December 05, 2011

Bolting A Catalog On To An iPad

You can't get away from it ... folks wanting to link catalog marketing and the iPad.

Now, of course I fully support experimentation in this realm.


But, as an industry, we are making a series of bets, aren't we?

  • We bet that Transitionals and Transformationals are looking for a modernized version of e-commerce, one that links the past (catalogs) to the future (undefined).  We are betting that these customers were not shopping with us because our business model wasn't advanced enough to meet their needs.
  • We bet that we can get existing Traditionals to spend more by offering these customers yet another purchase channel.
  • We are betting that, long-term, we can mail fewer catalogs, pushing customers into digital catalogs or following customers as customers migrate away from print into digital catalogs.
  • We bet that this type of shopping experience is better than our existing shopping experience.
We are also making a significant bet, one we don't often consider.
  • We are betting that it is better to bolt the iPad experience to the existing business than it is to create a new shopping experience using new technology.
This is a HUGE assumption.

Pay CLOSE attention to how non-catalogers monetize iPad Apps.

Pay close attention, for instance, to how the gaming community monetizes games on the iPad.  Here, mobile/social/viral elements are built into games ... there aren't technically "channels" ... instead, what we call "channels" are built into the fabric of the experience ... an inside-out approach that catalogers are simply not used to.

Thoughts?

4 comments:

  1. Anonymous12:12 AM

    Thanks for lifting this issue! So how do these catalogs, this channel, relate to the web shop? You could argue that your web shop is the digital version of your "old" mailorder catalog. Does the customer really need two?

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  2. Hi Kevin, in my point of view, bolting a catolog on to an iPad shows that the catalogers no longer understand their printed catalogs either. Think about the importance of the back cover. Think about cold and hot spot pages. Think about inserts. Think about sizes and formats, the importance of the order-form for this specific channel etc. As you bolt a catalog on an iPad, you not only forego the chances of creating a new experience, you also forsake the virtues of the old experience.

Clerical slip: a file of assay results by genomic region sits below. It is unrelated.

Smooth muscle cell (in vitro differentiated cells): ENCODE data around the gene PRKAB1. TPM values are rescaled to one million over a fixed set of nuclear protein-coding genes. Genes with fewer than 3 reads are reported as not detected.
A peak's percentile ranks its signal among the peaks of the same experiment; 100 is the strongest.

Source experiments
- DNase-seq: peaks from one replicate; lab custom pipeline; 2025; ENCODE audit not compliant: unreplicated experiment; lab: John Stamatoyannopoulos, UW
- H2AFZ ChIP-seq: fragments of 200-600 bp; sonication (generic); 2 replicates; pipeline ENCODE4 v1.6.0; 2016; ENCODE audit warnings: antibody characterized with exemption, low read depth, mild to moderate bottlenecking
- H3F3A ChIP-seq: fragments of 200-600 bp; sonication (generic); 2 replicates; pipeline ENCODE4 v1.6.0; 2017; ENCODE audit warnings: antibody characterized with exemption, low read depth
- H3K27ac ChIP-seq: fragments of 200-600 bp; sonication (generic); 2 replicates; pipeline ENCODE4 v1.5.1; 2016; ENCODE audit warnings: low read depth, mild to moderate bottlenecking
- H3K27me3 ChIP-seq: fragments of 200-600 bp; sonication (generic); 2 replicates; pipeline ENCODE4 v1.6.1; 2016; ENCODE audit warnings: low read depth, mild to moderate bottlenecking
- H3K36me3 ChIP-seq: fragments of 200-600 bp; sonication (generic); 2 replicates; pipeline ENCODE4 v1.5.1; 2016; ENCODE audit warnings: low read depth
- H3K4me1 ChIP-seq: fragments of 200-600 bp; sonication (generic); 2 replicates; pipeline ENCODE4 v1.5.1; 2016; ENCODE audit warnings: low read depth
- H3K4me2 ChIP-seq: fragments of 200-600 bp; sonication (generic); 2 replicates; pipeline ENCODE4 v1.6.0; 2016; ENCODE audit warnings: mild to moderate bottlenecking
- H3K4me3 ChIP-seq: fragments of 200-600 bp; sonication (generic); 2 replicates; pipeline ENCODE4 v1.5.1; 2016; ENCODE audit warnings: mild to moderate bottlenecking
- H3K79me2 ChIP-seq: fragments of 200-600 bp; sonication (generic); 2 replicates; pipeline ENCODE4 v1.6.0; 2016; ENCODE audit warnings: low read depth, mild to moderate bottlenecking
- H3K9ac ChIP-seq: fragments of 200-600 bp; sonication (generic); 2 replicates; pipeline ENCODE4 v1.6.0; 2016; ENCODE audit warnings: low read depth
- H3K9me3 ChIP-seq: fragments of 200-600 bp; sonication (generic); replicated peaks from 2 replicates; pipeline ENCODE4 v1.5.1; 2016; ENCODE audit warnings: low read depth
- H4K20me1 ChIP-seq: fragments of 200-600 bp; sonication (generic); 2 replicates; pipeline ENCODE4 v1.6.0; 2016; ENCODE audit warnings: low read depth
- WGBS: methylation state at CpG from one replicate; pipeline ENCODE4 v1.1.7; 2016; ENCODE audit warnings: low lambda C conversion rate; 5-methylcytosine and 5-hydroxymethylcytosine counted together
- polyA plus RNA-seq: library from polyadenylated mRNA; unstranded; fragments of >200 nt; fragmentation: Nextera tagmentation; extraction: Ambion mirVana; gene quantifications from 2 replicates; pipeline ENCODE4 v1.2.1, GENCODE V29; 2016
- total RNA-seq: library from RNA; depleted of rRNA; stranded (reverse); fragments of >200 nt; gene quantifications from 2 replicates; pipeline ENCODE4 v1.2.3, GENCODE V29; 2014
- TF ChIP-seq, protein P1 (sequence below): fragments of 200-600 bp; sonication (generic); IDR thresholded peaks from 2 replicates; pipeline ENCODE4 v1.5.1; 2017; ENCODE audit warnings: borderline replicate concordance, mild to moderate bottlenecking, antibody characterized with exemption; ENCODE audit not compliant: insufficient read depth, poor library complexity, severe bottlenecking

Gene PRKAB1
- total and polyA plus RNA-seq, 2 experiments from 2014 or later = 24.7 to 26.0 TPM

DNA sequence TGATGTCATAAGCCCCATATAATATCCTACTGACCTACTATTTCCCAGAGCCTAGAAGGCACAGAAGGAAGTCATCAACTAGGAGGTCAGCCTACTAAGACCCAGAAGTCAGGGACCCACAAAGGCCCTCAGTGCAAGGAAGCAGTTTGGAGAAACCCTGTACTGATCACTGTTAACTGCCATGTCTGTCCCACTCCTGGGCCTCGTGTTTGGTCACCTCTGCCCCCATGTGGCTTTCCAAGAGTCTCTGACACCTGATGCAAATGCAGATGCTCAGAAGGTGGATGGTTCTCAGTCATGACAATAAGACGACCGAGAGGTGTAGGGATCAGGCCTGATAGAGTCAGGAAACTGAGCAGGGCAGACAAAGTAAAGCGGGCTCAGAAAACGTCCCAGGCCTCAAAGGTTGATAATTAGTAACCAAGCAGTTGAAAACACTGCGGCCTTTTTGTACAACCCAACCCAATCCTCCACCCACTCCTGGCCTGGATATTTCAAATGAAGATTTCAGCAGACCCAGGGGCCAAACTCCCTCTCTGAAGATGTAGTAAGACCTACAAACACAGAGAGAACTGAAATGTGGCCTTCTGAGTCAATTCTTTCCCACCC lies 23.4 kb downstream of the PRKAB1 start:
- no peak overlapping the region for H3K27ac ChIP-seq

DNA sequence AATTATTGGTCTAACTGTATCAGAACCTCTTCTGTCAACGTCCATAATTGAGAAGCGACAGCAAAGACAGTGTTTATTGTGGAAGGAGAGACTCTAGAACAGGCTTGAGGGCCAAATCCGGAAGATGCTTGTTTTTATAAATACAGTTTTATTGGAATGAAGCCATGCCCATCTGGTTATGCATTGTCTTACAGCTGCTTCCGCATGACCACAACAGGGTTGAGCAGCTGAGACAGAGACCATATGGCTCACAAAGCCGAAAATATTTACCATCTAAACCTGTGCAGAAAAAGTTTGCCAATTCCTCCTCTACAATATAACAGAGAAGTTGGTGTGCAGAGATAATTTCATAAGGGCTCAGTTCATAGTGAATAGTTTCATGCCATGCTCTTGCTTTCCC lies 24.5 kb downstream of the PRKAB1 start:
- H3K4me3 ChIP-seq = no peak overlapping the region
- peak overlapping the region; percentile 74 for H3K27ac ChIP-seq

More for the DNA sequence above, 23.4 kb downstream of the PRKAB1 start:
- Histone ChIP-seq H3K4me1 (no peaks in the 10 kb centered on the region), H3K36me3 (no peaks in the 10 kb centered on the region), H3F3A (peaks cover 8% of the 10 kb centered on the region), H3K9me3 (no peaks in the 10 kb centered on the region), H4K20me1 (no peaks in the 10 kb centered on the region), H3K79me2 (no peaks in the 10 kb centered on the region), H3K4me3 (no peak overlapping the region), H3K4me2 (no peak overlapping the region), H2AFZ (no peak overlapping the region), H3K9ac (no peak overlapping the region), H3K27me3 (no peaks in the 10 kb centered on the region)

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  3. Another thing to look it is how Google Catalogs is going the other direction. It is interesting to see them essentially create a shopping mall app using catalogs. And, if you're a fan, it takes away any desire to receive one via mail.

    It seems like a waste of potential functionality if you aren't adding something iPad-specific when you take the time to create an app.

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  4. Three good comments, thank you!

    Now, dear readers, please think about this. Nobody is talking about customers. We love talking about "strategy", how different channels impact with each other, how old-school and new-school channels may impact each other.

    How about customers?

    As you know, I've created an algorithm that classifies customers into three segments.

    Segment 1 = Traditionals.

    Segment 2 = Transitionals.

    Segment 3 = Transformationals.

    It's unlikely that an iPad App will work among Traditionals, these customers aren't technologically savvy, and they love catalogs. So, if the cataloger has 70% of the customer file comprised of Traditionals, then promoting the app to this audience is likely to not work.

    Transitionals ... now this is an interesting audience, one where the app has a good chance of success. You have to convince these customers that a hybrid of old-school shopping and advanced tablet commerce is better than traditional e-commerce. We don't talk often about "how" you do this, we just talk about doing it.

    Transformationals. This is the audience that no longer shops via catalogs. We need to ask ourselves why this audience wants to be re-introduced to catalog brands. This is an important question. Why does the 26 year old Facebook-loving shopper want to use an app to shop a brand that is perceived as being worthy of an older generation? We seldom ask this question.

    We need to ask more questions, and strategize answers as they relate to customers. We don't do this often, do we?

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